Thursday, November 8, 2012

Automate Adding ESXi Hosts to vCenter With SSL Thumbprint

Recently, I was asked how to automate adding ESXi hosts to vCenter with a custom Perl script.  For security purposes, vSphere vCenter requires SSL verification of the ESXi SSL certificate thumbprint.  The automation challenge is generating the SHA1 digest for the ESXi host certificate, so it can then be passed as a parameter to AddHost_Task() method.

There are two solutions for getting the SSL thumbprint before adding an ESXi host to vCenter's inventory.

The first option is to call AddHost_Task() without the SSL thumbprint.  The Task entity object will contain the SSL thumbprint as part of the task fault details.

if ($task_view->info->state->val =~ m/error/gi) {
 $thumbprint = $task_view->info->error->fault->thumbprint;

The second option is to retrieve the ESXi host's SSL certificate from its web based configuration file listing.  With the SSL certificate, the SHA1 digest can be generated in code.

Traditionally, the need to do full certificate chain validation before adding an ESXi host to a production vCenter Inventory would not be important as the hypervisor is typically built by a trusted source.  However, the growing adoption of IaaS architecture models and automated, unattended deployments of Virtual Infrastructure increases the possibility of injecting an unsupported or even compromised ESXi hypervisor build into the production environment.  The use of a Certificate Authority can become a real solution to verifying the validity of an ESXi host.

I generally recommend the second option.  With the certificate, it's possible to do detailed verification and custom processing before adding the ESXi host to vCenter.

So how can you retrieve the ESXi SSL certificate?  Each ESXi host provides a web share containing many of its configuration files, including the SSL certificate in PEM format.  The URI to access the configuration file web share is https://<FQDN|IP>:443/host.  You'll need valid credentials to access the web share, in this example we'll use the root password configured during the ESXi installation.  Once successfully connected, the SSL certificate is listed as ssl_cert.

ESXi Configuration Files Web Share
Note:  If you're curious, there is another web share that points to the ESXi host's datastores.  It's possible to use HTTP GET and POST operations to download and upload files to the datastore folders.  The URI for the folder web share is https://<FQDN|IP>:443/folder.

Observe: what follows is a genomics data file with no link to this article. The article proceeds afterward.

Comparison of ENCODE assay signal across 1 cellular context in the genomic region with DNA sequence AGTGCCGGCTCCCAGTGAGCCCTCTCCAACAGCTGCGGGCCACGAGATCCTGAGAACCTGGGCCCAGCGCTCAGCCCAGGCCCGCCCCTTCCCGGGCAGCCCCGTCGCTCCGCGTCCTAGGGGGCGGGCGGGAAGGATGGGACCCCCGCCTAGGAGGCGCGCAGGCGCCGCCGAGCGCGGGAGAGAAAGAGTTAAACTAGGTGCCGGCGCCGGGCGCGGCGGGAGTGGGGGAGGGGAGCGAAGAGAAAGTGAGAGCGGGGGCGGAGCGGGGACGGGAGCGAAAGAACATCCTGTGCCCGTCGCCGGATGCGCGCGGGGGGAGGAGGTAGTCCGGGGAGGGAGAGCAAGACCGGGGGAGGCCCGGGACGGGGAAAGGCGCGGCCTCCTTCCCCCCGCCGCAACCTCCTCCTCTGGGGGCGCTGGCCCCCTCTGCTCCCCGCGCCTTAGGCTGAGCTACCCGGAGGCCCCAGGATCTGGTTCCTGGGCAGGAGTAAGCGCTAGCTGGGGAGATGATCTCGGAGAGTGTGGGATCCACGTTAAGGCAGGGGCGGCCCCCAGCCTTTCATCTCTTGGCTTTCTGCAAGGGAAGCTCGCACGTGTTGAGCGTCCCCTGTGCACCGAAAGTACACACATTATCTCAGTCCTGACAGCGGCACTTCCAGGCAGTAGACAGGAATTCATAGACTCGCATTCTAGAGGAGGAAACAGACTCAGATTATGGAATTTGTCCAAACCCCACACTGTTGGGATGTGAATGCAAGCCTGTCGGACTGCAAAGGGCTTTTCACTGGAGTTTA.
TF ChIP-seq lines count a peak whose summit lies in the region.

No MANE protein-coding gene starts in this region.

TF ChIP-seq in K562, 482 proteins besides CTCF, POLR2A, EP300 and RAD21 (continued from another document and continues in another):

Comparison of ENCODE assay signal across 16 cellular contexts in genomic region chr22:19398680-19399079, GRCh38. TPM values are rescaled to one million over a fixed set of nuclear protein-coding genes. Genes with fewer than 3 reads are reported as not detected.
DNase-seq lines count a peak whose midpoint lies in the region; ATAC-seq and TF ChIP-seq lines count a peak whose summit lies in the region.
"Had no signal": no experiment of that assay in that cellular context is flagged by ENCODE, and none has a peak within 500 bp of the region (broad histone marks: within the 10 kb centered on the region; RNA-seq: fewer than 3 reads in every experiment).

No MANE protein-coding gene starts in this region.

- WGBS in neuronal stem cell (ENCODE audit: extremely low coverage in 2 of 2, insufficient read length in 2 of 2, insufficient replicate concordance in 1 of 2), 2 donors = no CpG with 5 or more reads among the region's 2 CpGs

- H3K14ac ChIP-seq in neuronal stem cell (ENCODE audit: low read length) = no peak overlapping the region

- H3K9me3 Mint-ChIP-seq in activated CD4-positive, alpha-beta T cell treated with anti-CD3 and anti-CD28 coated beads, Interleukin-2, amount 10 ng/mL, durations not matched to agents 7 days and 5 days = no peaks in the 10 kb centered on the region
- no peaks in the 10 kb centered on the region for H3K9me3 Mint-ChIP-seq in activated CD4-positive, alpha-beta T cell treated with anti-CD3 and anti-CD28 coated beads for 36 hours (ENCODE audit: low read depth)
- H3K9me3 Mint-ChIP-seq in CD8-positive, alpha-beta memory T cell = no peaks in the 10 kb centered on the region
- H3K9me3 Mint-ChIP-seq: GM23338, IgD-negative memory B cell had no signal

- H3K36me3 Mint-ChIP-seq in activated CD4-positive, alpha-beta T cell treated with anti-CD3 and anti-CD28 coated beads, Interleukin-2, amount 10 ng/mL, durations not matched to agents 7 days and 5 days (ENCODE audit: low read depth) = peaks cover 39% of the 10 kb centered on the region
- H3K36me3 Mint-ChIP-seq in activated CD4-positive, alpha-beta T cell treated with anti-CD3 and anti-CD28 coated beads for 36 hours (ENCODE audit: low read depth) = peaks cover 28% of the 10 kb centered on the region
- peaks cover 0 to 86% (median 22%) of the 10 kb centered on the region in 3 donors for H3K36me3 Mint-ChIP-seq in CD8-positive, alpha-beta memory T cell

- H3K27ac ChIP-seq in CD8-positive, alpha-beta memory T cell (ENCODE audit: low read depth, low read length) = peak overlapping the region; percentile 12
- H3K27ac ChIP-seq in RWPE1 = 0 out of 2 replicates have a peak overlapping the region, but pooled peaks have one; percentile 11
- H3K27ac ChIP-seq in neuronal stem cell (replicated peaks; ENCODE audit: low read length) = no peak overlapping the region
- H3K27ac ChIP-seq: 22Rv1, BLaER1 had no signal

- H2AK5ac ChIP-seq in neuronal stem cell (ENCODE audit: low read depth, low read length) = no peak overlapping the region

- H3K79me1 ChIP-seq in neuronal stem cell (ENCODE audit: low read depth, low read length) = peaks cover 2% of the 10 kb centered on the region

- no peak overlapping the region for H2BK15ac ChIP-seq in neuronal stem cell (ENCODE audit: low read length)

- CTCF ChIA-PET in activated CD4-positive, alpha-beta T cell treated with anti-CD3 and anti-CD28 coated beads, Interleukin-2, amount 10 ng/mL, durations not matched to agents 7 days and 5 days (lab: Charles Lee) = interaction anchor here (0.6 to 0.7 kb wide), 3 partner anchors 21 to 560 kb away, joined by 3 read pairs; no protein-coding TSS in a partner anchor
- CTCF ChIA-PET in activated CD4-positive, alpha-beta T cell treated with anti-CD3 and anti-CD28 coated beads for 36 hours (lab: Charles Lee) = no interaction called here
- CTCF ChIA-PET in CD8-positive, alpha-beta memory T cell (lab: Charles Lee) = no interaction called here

Of course, the intention here is to automate the download of the ESXi SSL certificate.  Using Perl's LWP::UserAgent, fetching the certificate is straightforward.  The one detail to note is the realm name parameter to the UserAgent credentials() method.  On ESXi systems, the realm name is VMware HTTP Server.  As we'll be using the ESXi root login when adding the host to vCenter, we'll use those same credentials here to connect to the configuration file web share.

sub get_esx_certificate {
 my %args = @_;
 my ($esx_host, $esx_user, $esx_pass, $esx_port, $ua, $res, $certificate, $realm_name);
 $esx_host = delete($args{'esx_host'}) ||
  die "Missing required parameter 'esx_host'\n";
 $esx_user = delete($args{'esx_user'}) ||
  die "Missing required parameter 'esx_user'\n";
 $esx_pass = delete($args{'esx_pass'}) ||
  die "Missing required parameter 'esx_pass'\n";
 $esx_port = delete($args{'esx_port'}) || "443";
    $certificate = undef;
    $ua = LWP::UserAgent->new();
    $realm_name = "VMware HTTP server";
    $ua->credentials( "$esx_host:$esx_port", $realm_name, $esx_user => $esx_pass );
    $res = $ua->get("https://$esx_host:$esx_port/host/ssl_cert");
   die $res->status_line unless $res->is_success;
    $certificate = $res->decoded_content();
    return $certificate;

The certificate's content is in PEM format, so it will have to be converted to DER.  The MIME::Base64 module provides decode_base64() to perform the conversion.  Once the certificate data is available in DER format, the sha1_hex() method of Digest::SHA1 is used to generate a SHA1 digest of the certificate.  Finally, some string manipulation is required to format the SHA1 digest with colon separators to get the final version of the SSL thumbprint.

Note:  The MIME::Base64 and Digest::SHA1 modules are standard in most Perl installations and were selected since they will not require additional module installation before use.

sub generate_ssl_thumbprint {
 my %args = @_;

 my ($pem, $der, $digest, $sslthumbprint);
 $pem = delete($args{pem});
 ## Strip PEM tags to get Base64 encoded certificate data
 $pem =~ s/-{1,}(BEGIN|END) CERTIFICATE-{1,}//g;

 ## Convert PEM to DER (decode Base64)
 $der = decode_base64($pem);
 ## Generate SHA1 hex digest
 $digest = sha1_hex($der);
 ## Format thumbprint
 $sslthumbprint = "";
 for (my $i=0; $i < length($digest); $i+=2) {
  my $substring = substr($digest, $i, 2);
  $sslthumbprint .= uc($substring);
  unless ($i >= 38) {
   $sslthumbprint .= ":";
 return $sslthumbprint;

Now that we have a VMware vCenter API sslThumbprint string, create the HostConnectSpec and call AddHost_Task().

## Create HostConnectSpec
$spec = HostConnectSpec->new(
 force => 'false',
 hostName => $esx_host,
 userName => $esx_user,
 password => $esx_pass,
 sslThumbprint => $thumbprint );
print "Adding HostSystem '$esx_host' to Cluster '$cluster'...\n";       

## Call AddHost_Task()
$task = $cluster_view->AddHost_Task(spec => $spec, asConnected => "true");

A full version of the example script is available on the VMTM Developer Communities.  Here is an example run of Sample Run